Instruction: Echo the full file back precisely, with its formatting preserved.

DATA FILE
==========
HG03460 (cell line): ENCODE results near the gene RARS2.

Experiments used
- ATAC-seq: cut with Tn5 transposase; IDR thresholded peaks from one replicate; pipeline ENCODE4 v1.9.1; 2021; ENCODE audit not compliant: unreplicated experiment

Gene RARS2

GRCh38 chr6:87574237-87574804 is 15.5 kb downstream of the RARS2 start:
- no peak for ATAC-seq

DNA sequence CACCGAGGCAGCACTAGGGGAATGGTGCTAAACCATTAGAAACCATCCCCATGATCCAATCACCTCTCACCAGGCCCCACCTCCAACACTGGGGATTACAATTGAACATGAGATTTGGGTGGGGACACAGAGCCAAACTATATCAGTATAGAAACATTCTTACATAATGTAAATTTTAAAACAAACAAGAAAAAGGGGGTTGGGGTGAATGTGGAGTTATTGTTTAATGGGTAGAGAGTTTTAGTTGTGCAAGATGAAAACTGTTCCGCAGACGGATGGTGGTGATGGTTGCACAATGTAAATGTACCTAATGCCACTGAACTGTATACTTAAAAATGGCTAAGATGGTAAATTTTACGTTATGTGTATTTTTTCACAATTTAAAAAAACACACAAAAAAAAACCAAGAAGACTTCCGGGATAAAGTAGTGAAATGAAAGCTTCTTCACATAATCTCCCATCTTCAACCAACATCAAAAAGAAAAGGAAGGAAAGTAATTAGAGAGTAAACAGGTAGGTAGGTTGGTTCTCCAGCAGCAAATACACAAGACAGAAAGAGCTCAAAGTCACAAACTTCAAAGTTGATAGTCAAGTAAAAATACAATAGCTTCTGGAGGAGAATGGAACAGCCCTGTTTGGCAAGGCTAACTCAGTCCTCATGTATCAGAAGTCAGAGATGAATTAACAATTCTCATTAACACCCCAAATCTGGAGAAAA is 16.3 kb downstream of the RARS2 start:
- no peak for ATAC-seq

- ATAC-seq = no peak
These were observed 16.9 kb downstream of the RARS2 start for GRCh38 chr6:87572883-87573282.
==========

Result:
HG03460 (cell line): ENCODE results near the gene RARS2.

Experiments used
- ATAC-seq: cut with Tn5 transposase; IDR thresholded peaks from one replicate; pipeline ENCODE4 v1.9.1; 2021; ENCODE audit not compliant: unreplicated experiment

Gene RARS2

GRCh38 chr6:87574237-87574804 is 15.5 kb downstream of the RARS2 start:
- no peak for ATAC-seq

DNA sequence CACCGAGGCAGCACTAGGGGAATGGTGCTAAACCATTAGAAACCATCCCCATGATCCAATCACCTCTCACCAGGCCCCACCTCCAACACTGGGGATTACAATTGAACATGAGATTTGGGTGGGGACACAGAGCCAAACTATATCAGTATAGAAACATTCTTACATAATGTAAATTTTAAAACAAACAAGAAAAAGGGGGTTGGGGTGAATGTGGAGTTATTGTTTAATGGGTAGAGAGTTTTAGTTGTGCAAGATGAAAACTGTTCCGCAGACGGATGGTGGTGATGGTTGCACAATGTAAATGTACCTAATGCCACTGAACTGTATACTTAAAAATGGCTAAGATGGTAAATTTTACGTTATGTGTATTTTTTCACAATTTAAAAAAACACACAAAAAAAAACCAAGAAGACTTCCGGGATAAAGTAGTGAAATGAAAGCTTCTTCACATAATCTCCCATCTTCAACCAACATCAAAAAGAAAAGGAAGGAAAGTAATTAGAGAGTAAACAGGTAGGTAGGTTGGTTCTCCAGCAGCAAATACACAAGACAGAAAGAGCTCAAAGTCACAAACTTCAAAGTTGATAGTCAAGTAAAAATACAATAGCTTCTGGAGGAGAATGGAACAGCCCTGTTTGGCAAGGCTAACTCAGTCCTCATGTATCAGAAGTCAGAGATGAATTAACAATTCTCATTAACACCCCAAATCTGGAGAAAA is 16.3 kb downstream of the RARS2 start:
- no peak for ATAC-seq

- ATAC-seq = no peak
These were observed 16.9 kb downstream of the RARS2 start for GRCh38 chr6:87572883-87573282.